Writing and completing bids and tenders is stressful. With competing deadlines, no time to write and other tasks needing your attention, a bid writer is going to feel the pressure to succeed. Pressure is good, but not when the stress gets too much – that’s when quality of work slips and mistakes can be made.
What are the signs of bid writing stress?
Stress is a universal emotion, but bid writers are likely to experience high levels due to strict deadlines and high stakes. Physical symptoms of stress can include:
- Aches and pains
- Feeling ill all the time
- Struggling to sleep
- Appetite changes
- Overactive mind
What can you do to combat the symptoms of high-level stress? Here are a few tips on how to ease your stress levels during the bid writing process.
The biggest question bid writers face is whether they can win the bid they have been assigned. This means looking at the resources, time and money that have been allocated to the task, as well as the bid writer’s own background knowledge of the tender. What is a good indicator you could win? Using the free bid/no bid tool, you can ascertain whether you have a good chance of winning the bid being presented, saving you time later on.
A bid is a big task to take on, but you can’t do it all alone. If you are the bid manager, make sure you delegate work to the rest of your team. It is also important to make sure they are aware of what is expected of them, and when the deadlines are. This is where the stress can build if you and your team aren’t aware of what the others are doing. You don’t want excuses to roll in last minute!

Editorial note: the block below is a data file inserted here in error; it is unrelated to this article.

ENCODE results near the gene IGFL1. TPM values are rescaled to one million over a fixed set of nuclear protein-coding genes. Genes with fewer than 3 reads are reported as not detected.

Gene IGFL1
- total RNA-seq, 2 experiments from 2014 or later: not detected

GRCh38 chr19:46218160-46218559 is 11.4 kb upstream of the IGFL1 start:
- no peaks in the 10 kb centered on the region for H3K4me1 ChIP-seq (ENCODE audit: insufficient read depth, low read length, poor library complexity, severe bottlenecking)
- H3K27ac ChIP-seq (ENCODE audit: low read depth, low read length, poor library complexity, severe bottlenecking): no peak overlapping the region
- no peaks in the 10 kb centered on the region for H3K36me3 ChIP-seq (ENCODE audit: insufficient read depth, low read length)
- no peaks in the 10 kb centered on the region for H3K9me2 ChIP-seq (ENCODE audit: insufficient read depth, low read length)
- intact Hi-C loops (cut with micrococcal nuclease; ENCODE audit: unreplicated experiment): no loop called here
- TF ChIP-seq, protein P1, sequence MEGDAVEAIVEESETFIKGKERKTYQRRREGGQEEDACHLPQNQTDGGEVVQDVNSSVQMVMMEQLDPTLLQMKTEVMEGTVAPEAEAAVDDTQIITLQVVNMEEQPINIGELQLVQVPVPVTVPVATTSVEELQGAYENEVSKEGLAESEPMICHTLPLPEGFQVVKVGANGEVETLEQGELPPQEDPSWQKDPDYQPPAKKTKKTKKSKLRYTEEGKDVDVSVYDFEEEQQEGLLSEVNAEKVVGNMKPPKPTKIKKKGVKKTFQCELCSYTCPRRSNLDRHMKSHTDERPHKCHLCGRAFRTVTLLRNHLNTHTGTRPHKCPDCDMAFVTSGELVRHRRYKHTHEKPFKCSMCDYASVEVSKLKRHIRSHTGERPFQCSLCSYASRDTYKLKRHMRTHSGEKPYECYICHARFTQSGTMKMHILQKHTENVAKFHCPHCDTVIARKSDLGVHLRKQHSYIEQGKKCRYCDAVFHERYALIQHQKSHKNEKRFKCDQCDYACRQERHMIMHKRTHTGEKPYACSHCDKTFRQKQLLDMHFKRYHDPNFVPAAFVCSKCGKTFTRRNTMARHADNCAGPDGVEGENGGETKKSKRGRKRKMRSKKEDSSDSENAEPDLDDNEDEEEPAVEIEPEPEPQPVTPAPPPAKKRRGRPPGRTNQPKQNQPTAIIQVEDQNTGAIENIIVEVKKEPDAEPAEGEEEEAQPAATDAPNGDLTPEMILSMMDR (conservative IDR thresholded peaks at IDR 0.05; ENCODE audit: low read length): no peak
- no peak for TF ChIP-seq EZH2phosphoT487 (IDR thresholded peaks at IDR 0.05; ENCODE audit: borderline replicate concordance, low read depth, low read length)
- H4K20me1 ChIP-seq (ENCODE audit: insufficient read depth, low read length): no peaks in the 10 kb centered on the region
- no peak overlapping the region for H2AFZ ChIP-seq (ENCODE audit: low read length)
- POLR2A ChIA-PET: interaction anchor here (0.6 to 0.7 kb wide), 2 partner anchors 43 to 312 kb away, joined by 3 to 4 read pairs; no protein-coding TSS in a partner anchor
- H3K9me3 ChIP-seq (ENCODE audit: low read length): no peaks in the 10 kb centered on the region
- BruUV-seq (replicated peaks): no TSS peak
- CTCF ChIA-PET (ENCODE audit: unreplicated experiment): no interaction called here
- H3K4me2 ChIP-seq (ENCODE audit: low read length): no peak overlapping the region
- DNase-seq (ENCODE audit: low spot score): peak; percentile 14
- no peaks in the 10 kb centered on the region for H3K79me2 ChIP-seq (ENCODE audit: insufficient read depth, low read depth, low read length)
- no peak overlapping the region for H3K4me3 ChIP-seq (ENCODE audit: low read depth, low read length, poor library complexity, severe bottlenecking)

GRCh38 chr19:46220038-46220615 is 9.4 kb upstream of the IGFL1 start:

Knowing what you and your team are working towards will give structure to your day-to-day routine. You can do this either in an excel sheet or use efficient document management software like EasyPQQ, which links you with your colleagues, so you are all using the same system in real-time.
Keeping on top of things
The key to staying calm is keeping organised throughout the duration of the bid. Think about the resources at your disposal, such as your colleagues or other aids, especially if you are struggling to hit the deadlines. You’ll feel more in control. It helps to put in earlier deadlines so that you are always ahead, in case of those last-minute changes or staff emergencies.
Flexibility is key
It can be frustrating when a client changes their mind, or a mistake has delayed your work. It can be demoralising after you’ve worked so hard, but life happens. Sometimes you need to let go of your rigid plan and go with the flow to get the best results.
Don’t take your work home, if you can help it. You may need to work overtime to hit deadlines, but once you have finished work for the day, switch off and do something relaxing. Whether that’s watching tv, reading a book or exercising, take some time for yourself away from the bid(s) at hand. It can be difficult in busy periods to switch off completely, but for your work/life balance, it is important you try to relax in your down-time. Make sure you eat, sleep, and most importantly, breathe!
Things to remember:
- Be selective about taking on bids with the bid/no bid tool
- Diarise everything
- Work with your team – it’s not all down to you
- Relax in your down-time – a bid shouldn’t take over your life
- Reduce your bid writing stress now
Are you struggling with a bid? Need some assistance but don’t know where to turn? Propeller Studios can help, with our experienced and qualified bid consultants, who specialise in writing winning bids and proposals. Visit our website to find out how we can help you.
Professional Mental Health & Stress Management Guidance
If you feel you need professional advice on stress management or mental health either inside or outside of work, visit Mind, the national mental health charity, for more information.